The three of us headed to the dog lot to feed, harness, and bootie the dogs, pack the sled, and make all the last minute preparations. I had to pack for 200 miles or 4 runs and 3 camps. I was carrying close to 150 pounds of dog food for this stretch. Plus a bale of straw. It was a heavy load. I also decided to drop Miss Cleo at this point as she was still having a hard time recovering from the big that she had gotten on the way to Dawson. Brooke told me she just needed 12 hours more than I had and was eating, drinking, and bouncing around shortly after we left.
Wednesday, March 3, 2010
I had never seen jumble ice before and didn't quite understand what I might be in for. Jumble ice is the rough sections of the frozen river caused by an early freeze breaking up and refreezing. The broken up ice "jumbles" up and when refrozen forms a very rough surface. From talking with regulars of the trail, we had a relatively mild jumble ice year. But it was still rough going.
After 5 or 6 hours of running, our mild headwind, a usual expectation as you head up the Yukon, turned into a stiff headwind and we lost the trail as the wind exposed the glare ice. I had to tip the sled over and become lead dog for a while trying to find trail markers. One advantage to running on a river is that you have to be really out of it to really get lost. Even if you aren't on the established trail, you can keep following the river in the right direction and eventually you will find the trail again.
I ended up staying at Slaven's a little longer than intended so as to wait for the guys to get their full rest. We all travelled that night in fairly close proximity with Peter just ahead and Bart and me playing leap frog. The Northern Lights were spectacular. I turned my headlamp off to get a better look and ran into the back of Bart's sled. Apparently this story got told to one reporter and then made the papers all over.
One of the things about running a race like this that most people don't realize until they have been there is how comfortable we get with people we hardly know. I, like most of my fellow mushers, would regularly strip down to my long underwear in checkpoints while eating, sleeping, and drying things out. But the outhouse at Trout Creek takes the cake for smothering any facade of modesty. The said outhouse was actually not a house at all. It had 3 half walls barely hiding the hole and an open front facing exactly where Bart was repacking his sled. I realized this as I was walking over, toilet paper in hand. What could we do but laugh? Bart was kind enough to "give me a minute" and hightailed it over to talk with Peter. I wish I had taken the time to take a picture.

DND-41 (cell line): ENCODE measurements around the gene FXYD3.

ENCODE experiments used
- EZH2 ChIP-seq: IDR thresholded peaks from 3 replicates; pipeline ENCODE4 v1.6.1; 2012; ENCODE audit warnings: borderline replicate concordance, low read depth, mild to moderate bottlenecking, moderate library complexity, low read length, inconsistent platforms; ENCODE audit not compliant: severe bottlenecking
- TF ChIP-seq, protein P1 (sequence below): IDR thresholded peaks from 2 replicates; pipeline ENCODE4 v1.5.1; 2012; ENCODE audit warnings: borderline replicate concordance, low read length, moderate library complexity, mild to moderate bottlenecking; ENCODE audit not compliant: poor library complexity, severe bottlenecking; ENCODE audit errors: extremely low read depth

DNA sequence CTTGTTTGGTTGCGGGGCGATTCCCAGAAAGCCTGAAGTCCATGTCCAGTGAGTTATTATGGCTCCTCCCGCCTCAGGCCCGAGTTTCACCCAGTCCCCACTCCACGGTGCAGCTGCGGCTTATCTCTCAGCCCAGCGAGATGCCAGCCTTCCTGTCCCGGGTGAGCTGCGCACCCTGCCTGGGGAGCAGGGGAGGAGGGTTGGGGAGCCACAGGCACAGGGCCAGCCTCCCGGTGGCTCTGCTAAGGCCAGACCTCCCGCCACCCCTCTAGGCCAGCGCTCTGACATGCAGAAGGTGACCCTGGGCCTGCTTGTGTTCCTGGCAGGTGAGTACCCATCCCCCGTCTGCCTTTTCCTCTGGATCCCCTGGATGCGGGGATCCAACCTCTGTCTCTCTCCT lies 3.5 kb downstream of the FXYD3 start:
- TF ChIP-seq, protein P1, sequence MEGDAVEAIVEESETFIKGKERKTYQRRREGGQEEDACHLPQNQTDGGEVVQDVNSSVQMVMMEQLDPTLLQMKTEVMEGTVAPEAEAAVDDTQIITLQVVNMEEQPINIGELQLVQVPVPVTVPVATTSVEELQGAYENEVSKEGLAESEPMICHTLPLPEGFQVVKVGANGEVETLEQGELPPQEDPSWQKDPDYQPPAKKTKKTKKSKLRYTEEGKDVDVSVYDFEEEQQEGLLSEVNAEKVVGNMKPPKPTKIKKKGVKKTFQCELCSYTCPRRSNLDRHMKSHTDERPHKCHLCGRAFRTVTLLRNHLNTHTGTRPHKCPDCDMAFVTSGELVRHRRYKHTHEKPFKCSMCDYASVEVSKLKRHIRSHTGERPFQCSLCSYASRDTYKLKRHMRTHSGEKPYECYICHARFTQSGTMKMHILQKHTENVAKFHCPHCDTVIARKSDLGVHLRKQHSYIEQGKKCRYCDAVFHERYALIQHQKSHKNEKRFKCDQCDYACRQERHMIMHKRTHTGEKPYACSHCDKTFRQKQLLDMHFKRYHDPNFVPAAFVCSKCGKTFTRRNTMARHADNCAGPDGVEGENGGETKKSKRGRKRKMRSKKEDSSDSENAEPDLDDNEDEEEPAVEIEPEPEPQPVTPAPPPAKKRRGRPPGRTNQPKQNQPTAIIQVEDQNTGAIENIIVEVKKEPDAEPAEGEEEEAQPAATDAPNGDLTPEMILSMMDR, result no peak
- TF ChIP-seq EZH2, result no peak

Eagle is the only remote checkpoint where we had drop bags for our resupply. It is not road accessible in the winter and so I did not see Brooke and Anita at this checkpoint. They had great food for us and beds to sleep in.
Friday, February 26, 2010
We had about 20 uneventful miles where I felt the team was moving along great. That's when we hit the Olympic size swimming pool of overflow. Not only was it an expansive pool, it was also mid-thigh deep on me. I know this because I spent more than 10 minutes standing in it trying to untangle the most massive tangle I have ever had. As soon as I got one dog free from the mess and let go to go after another, the first dog jumped back into the cluster and wound round and round again.
This seemed to go on forever. I had 2 teams waiting behind me wondering what could be taking me this long. Finally, Abbie West came up behind me, irritated that all our dogs were just standing in water but quickly realized that I was too. She helped drive my sled across the pond while I dragged the 14 dog ball through. She and Sam went though and on down the trail while I spent a very long time untangling my dogs. Everyone was fine and no worse for the wear. My boots weighed 10 pounds apiece before I pulled out the liners to wring them out and pour the water out of the shells. After sorting out the dogs and myself, we headed down the trail..
I wanted to go for a couple more hours but started getting really nervous about my feet. I stopped twice more to wring out the liners as gravity pooled more water around my toes. After an hour, I finally stopped, bedded down the dogs, and built a fire. I was so thrown off by the overflow that I couldn't seem to get anything done. I finally got the dogs fed and fire wood stockpiled so that I could sit down and try to dry out my feet and boots (and mitts and bibs and gloves and...).
Thursday, February 25, 2010